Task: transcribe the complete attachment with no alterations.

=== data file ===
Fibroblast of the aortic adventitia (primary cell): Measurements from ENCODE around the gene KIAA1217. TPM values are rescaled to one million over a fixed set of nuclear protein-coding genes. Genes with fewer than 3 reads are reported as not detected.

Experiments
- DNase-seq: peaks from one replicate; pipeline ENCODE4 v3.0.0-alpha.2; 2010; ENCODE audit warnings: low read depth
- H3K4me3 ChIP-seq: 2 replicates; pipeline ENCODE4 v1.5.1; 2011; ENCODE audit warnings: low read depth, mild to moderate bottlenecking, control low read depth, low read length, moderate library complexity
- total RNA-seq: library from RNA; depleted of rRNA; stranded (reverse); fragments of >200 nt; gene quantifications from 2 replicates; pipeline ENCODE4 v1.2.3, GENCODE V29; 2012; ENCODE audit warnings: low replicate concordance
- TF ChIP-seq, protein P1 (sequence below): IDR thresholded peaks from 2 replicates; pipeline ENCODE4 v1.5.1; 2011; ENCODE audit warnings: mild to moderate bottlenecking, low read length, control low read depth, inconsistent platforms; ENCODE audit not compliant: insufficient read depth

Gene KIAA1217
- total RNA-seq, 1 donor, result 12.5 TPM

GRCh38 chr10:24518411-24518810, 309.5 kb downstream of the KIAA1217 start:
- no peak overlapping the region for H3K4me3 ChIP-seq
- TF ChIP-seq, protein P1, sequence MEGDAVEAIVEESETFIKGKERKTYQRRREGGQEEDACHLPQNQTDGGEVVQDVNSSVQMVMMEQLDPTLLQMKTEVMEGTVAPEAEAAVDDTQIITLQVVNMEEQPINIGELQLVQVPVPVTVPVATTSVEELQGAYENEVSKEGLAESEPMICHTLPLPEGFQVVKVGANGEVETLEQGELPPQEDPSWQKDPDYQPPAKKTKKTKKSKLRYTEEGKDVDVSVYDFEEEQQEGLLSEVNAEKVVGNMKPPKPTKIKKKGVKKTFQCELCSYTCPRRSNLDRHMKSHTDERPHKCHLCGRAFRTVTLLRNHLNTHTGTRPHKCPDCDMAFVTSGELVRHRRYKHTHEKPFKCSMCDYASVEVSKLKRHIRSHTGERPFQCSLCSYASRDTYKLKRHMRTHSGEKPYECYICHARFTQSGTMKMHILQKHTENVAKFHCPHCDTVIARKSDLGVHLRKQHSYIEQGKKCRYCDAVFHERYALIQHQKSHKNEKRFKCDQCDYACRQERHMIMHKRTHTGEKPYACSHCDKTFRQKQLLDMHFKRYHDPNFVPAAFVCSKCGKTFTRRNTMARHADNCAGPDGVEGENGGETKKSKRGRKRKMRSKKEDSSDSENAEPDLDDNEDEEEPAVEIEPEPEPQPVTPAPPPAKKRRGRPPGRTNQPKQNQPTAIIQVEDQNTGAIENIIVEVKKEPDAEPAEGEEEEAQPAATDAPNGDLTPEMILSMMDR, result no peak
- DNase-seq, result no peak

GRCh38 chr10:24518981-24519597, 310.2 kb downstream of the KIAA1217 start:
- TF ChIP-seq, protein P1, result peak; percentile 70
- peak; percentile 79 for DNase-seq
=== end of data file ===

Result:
Fibroblast of the aortic adventitia (primary cell): Measurements from ENCODE around the gene KIAA1217. TPM values are rescaled to one million over a fixed set of nuclear protein-coding genes. Genes with fewer than 3 reads are reported as not detected.

Experiments
- DNase-seq: peaks from one replicate; pipeline ENCODE4 v3.0.0-alpha.2; 2010; ENCODE audit warnings: low read depth
- H3K4me3 ChIP-seq: 2 replicates; pipeline ENCODE4 v1.5.1; 2011; ENCODE audit warnings: low read depth, mild to moderate bottlenecking, control low read depth, low read length, moderate library complexity
- total RNA-seq: library from RNA; depleted of rRNA; stranded (reverse); fragments of >200 nt; gene quantifications from 2 replicates; pipeline ENCODE4 v1.2.3, GENCODE V29; 2012; ENCODE audit warnings: low replicate concordance
- TF ChIP-seq, protein P1 (sequence below): IDR thresholded peaks from 2 replicates; pipeline ENCODE4 v1.5.1; 2011; ENCODE audit warnings: mild to moderate bottlenecking, low read length, control low read depth, inconsistent platforms; ENCODE audit not compliant: insufficient read depth

Gene KIAA1217
- total RNA-seq, 1 donor, result 12.5 TPM

GRCh38 chr10:24518411-24518810, 309.5 kb downstream of the KIAA1217 start:
- no peak overlapping the region for H3K4me3 ChIP-seq
- TF ChIP-seq, protein P1, sequence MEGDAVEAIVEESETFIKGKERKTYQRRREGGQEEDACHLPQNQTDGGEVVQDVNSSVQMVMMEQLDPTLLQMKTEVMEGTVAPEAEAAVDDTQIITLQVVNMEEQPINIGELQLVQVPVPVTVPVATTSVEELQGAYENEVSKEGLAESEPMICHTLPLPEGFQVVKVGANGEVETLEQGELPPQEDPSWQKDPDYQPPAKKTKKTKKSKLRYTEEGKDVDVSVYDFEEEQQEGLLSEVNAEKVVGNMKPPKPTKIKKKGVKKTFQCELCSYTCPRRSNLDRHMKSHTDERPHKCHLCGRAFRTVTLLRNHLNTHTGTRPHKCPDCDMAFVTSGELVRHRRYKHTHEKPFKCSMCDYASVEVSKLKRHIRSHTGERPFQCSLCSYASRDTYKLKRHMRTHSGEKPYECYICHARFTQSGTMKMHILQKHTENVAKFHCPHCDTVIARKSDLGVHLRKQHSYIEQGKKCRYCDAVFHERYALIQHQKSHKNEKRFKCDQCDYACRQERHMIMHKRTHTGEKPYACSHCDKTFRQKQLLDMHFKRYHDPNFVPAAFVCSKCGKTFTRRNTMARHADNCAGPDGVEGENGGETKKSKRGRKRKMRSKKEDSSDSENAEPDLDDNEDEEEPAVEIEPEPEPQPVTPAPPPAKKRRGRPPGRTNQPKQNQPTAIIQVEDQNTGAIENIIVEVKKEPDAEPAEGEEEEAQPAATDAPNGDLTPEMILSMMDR, result no peak
- DNase-seq, result no peak

GRCh38 chr10:24518981-24519597, 310.2 kb downstream of the KIAA1217 start:
- TF ChIP-seq, protein P1, result peak; percentile 70
- peak; percentile 79 for DNase-seq